This is over 40x the energy radiated from the surface of the earth – for a temperature only 2.5x greater. That’s the real world, very non-linear.. (And note that if the emissivity is not equal to 1, the energy radiated is simply the value above multiplied by the emissivity).

So if we think about the top of atmosphere of Venus, it is radiating round about 158 W/m². This balances the absorbed solar radiation. And yet the surface is radiating 16,100 W/m² – does the high pressure of the Venusian atmosphere explain it?

No

Think about it like this. For the surface of Venus to be radiating at 16,100 W/m² it has to be receiving this energy from somewhere. It receives a maximum of 158 W/m² from the sun (if all of the solar energy absorbed is absorbed in the surface and nothing in the atmosphere).

The explanation from others about a temperature gradient between the surface and the tropopause (top of the tropopause or lower atmosphere) only explains anything when the surface heats the atmosphere from below. In that case the atmosphere heats up, expands and rises – moving energy via bulk movements of air.

Can the atmosphere create heat from pressure and transmit this heat to the surface?

In the case of the earth’s surface, the extra radiation to the earth’s surface (caused by the “greenhouse” effect) heats the atmosphere from beneath and causes convection – with a lapse rate (or temperature profile) of between 4 – 10 °C/km. And convection moves some of this heat from the surface up into the atmosphere. In the case of Venus the argument that relegates the role of the “greenhouse” effect and promotes the role of atmospheric pressure doesn’t have a heat transfer mechanism.

Picture the starting condition where the surface is very cold. What heats it up?

There are three ways of moving heat – radiation, convection and conduction. Conduction in gases is extremely low and anyway the top of the atmosphere is around 230K – if the surface starts off colder what causes heat to flow to the surface to create such a huge emission of radiation?

Convection needs to work by warming a gas from below. Where is this mechanism if the surface is not already heated by the “greenhouse” effect?

And radiation has been ruled out (as the main mechanism) in these arguments from Steve Goddard and others.

How Can the Surface Get so Hot? An Over-Simplified Climate Model

Let’s take a look at the ignored radiation and the super “greenhouse” effect.

How can a surface get so hot from “back-radiation”? Isn’t that just as crazy an idea?

We will take a simple idea – as all models are at their start, just to demonstrate a point. There’s a little bit of maths, unfortunately, but possibly (if you haven’t seen this concept before), the concept might actually seem harder to grasp. Here’s a very simple (and not very realistic) model of a planetary surface and atmosphere (idea from Radiation and Climate from Vardavas and Taylor (2007)):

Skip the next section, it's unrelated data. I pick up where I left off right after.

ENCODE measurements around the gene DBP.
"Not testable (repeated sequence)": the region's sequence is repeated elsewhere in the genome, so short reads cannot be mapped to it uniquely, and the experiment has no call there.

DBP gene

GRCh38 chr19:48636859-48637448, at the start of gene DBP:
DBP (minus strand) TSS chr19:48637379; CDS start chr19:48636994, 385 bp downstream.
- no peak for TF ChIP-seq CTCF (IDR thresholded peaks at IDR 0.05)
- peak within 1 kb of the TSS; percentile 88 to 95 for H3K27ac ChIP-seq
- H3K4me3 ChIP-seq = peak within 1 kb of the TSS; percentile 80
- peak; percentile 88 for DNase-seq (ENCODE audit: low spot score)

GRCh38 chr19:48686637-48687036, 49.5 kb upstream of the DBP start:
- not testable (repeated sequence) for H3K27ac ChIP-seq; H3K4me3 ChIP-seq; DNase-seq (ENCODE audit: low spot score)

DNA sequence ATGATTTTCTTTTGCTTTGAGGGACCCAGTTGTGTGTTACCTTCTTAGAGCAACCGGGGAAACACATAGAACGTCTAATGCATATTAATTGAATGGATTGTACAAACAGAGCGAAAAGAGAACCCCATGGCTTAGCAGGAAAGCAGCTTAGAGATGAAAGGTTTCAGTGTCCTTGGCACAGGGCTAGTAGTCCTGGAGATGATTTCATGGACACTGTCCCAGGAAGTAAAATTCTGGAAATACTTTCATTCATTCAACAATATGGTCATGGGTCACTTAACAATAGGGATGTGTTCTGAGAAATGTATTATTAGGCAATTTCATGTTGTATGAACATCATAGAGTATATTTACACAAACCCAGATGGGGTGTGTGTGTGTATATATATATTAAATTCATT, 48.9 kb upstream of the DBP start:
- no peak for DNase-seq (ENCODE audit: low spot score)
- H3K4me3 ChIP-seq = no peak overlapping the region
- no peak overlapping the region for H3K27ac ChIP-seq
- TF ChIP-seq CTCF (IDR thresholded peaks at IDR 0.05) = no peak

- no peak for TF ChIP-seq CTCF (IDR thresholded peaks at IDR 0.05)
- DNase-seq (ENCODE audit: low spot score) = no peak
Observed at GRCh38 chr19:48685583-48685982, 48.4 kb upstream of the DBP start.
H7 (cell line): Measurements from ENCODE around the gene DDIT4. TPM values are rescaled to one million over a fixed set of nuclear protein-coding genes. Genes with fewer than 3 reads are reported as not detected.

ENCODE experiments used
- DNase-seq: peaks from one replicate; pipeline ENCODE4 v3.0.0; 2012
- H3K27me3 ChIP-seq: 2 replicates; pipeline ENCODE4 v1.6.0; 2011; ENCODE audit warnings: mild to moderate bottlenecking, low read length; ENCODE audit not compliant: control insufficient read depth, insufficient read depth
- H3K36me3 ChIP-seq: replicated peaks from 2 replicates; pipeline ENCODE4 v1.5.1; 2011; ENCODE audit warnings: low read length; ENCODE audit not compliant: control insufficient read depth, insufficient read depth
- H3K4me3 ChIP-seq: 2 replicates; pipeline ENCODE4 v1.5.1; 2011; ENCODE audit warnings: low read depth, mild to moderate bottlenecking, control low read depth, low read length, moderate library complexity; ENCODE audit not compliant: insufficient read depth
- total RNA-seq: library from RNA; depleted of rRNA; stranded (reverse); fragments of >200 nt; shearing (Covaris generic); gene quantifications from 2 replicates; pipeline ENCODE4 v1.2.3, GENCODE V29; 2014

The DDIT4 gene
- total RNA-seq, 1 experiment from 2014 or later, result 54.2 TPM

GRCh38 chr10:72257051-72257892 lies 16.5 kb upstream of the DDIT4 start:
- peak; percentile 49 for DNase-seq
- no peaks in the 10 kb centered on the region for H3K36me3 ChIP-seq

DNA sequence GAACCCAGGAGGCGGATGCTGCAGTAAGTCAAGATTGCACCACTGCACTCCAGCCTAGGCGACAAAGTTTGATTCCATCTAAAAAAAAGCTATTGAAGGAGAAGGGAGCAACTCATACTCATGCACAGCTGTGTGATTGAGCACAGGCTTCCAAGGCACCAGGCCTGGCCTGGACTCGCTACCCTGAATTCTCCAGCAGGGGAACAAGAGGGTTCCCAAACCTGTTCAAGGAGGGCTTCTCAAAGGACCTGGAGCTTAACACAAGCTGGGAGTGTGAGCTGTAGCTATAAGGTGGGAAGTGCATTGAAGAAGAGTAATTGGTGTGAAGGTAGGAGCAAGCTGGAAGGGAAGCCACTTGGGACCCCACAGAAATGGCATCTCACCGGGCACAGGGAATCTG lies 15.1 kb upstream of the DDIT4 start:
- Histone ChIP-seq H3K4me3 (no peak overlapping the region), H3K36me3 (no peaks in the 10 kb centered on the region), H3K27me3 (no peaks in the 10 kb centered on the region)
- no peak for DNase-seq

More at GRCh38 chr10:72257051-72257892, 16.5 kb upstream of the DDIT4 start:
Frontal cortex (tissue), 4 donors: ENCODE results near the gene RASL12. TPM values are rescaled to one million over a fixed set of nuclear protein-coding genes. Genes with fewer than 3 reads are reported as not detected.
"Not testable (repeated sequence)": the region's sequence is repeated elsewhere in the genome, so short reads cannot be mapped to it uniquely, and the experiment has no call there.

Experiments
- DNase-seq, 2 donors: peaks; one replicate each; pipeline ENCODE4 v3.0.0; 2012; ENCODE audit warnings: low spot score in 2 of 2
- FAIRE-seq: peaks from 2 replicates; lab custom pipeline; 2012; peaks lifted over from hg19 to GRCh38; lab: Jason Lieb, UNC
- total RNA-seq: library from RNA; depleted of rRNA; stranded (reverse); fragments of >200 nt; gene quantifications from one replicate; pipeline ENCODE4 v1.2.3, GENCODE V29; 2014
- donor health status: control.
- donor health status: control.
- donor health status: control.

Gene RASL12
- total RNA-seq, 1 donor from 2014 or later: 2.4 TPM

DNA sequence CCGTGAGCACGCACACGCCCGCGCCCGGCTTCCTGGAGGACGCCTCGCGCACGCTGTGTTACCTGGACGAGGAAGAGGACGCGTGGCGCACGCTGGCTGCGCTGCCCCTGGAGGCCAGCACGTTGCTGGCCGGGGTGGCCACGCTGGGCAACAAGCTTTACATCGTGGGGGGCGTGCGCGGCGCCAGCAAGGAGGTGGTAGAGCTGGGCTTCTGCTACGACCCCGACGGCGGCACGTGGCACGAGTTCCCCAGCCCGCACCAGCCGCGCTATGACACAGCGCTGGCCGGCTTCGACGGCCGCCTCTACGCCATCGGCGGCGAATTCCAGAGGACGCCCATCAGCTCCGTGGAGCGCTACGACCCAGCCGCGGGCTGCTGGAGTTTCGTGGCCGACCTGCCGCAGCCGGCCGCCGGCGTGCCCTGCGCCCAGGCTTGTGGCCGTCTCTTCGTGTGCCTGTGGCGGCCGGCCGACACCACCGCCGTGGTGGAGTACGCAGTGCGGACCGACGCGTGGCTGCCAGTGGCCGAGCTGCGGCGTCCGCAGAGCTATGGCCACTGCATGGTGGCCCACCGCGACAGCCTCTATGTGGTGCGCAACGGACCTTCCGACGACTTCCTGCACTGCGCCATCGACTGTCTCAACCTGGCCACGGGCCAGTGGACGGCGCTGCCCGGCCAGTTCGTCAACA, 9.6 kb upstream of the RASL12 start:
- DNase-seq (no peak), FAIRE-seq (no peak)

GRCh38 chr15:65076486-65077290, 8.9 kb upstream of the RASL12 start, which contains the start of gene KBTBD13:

Simple climate model - atmosphere perfectly transparent to solar radiation, and totally opaque in the infra-red

The surface receives radiation from the sun, S. In the case of Venus this value would be (averaged across the surface), S = 158 W/m².

Now the surface is at Ts and radiates to the atmosphere, which heats it up. The atmosphere is perfectly transparent to solar radiation, but totally opaque in the infra-red and all at one temperature, Ta. Therefore, the atmosphere radiates σTa4 upwards and σTa4 downwards.

Note that “totally opaque” means that no surface radiation makes it through this layer of the atmosphere. In this scenario we can calculate the surface radiation. If you are new to this kind of model, it is easiest to follow the small amount of maths against the graphic. First, using the simple energy balance at top of atmosphere, the outgoing radiation at the top of atmosphere equals the absorbed solar radiation averaged over the surface of the earth:

σTa4 = S         [equation 1] – this is the Stefan-Boltzmann law, where σ = 5.67 x 10-8

Second, the surface radiation balances the energy received at the surface – which is from the sun and the atmosphere:

S + σTa4 = σTs4 [equation 2]

Therefore, substituting [1] into [2], we get:

σTa4 + σTa4 = σTs4

2σTa4 = σTs4, or 2S = σTs4

and solving we find, Ts = (2S/σ)1/4

In the case of S = 158 W/m², Ts = 273K

Now effective temperature at the top of atmosphere is 230K, so an opaque atmosphere has increased the surface temperature significantly – but not to 730K. (Barton Paul Levenson has a model like this, commented on in CO2 – An Insignificant Trace Gas? Part Eight – Saturation)

Now with a very optically thick atmosphere, we simply add more and more layers to our model. The equations get slightly harder to solve, but each time we add a new totally opaque layer the temperature rises yet more.

For example, with 3 totally opaque layers the solution to a similar set of equations (with 4 equations and 4 unknowns) is:

Ts = (4S/σ)1/4, or Ts = 328K

It should be easy to see how the surface temperature gets extremely hot from radiation with many layers of opaque atmosphere (yet transparent to solar radiation).

So the Surface Temperature is Infinite, you Dummy!!

Well, if we can keep adding layers, and each one just increases the “back radiation” anyone can see that this can go on forever and the temperature will be infinite!

Obviously the model is wrong..